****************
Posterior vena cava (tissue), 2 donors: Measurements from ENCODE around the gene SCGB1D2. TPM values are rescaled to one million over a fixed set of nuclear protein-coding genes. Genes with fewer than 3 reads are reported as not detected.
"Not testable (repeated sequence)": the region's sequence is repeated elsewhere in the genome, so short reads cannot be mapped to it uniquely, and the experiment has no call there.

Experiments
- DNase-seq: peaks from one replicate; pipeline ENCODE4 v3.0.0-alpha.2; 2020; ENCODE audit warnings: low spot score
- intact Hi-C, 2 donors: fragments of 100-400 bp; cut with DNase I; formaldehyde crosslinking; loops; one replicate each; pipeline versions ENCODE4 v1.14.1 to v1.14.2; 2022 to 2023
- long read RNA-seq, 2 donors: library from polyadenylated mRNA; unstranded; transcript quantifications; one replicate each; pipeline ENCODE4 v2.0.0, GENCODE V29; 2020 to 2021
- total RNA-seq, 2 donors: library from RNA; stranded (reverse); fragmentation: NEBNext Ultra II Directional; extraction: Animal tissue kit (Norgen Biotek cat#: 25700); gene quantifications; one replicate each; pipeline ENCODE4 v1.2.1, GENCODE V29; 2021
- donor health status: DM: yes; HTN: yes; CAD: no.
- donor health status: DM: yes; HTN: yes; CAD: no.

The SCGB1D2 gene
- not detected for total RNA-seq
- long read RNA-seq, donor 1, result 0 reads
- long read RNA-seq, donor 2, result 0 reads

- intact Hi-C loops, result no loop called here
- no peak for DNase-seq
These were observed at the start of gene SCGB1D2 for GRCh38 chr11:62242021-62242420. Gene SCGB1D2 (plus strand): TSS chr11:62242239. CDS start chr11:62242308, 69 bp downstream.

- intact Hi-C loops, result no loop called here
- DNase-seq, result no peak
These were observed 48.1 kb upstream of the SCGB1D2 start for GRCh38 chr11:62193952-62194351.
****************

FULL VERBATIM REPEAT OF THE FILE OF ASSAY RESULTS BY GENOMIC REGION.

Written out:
Posterior vena cava (tissue), 2 donors: Measurements from ENCODE around the gene SCGB1D2. TPM values are rescaled to one million over a fixed set of nuclear protein-coding genes. Genes with fewer than 3 reads are reported as not detected.
"Not testable (repeated sequence)": the region's sequence is repeated elsewhere in the genome, so short reads cannot be mapped to it uniquely, and the experiment has no call there.

Experiments
- DNase-seq: peaks from one replicate; pipeline ENCODE4 v3.0.0-alpha.2; 2020; ENCODE audit warnings: low spot score
- intact Hi-C, 2 donors: fragments of 100-400 bp; cut with DNase I; formaldehyde crosslinking; loops; one replicate each; pipeline versions ENCODE4 v1.14.1 to v1.14.2; 2022 to 2023
- long read RNA-seq, 2 donors: library from polyadenylated mRNA; unstranded; transcript quantifications; one replicate each; pipeline ENCODE4 v2.0.0, GENCODE V29; 2020 to 2021
- total RNA-seq, 2 donors: library from RNA; stranded (reverse); fragmentation: NEBNext Ultra II Directional; extraction: Animal tissue kit (Norgen Biotek cat#: 25700); gene quantifications; one replicate each; pipeline ENCODE4 v1.2.1, GENCODE V29; 2021
- donor health status: DM: yes; HTN: yes; CAD: no.
- donor health status: DM: yes; HTN: yes; CAD: no.

The SCGB1D2 gene
- not detected for total RNA-seq
- long read RNA-seq, donor 1, result 0 reads
- long read RNA-seq, donor 2, result 0 reads

- intact Hi-C loops, result no loop called here
- no peak for DNase-seq
These were observed at the start of gene SCGB1D2 for GRCh38 chr11:62242021-62242420. Gene SCGB1D2 (plus strand): TSS chr11:62242239. CDS start chr11:62242308, 69 bp downstream.

- intact Hi-C loops, result no loop called here
- DNase-seq, result no peak
These were observed 48.1 kb upstream of the SCGB1D2 start for GRCh38 chr11:62193952-62194351.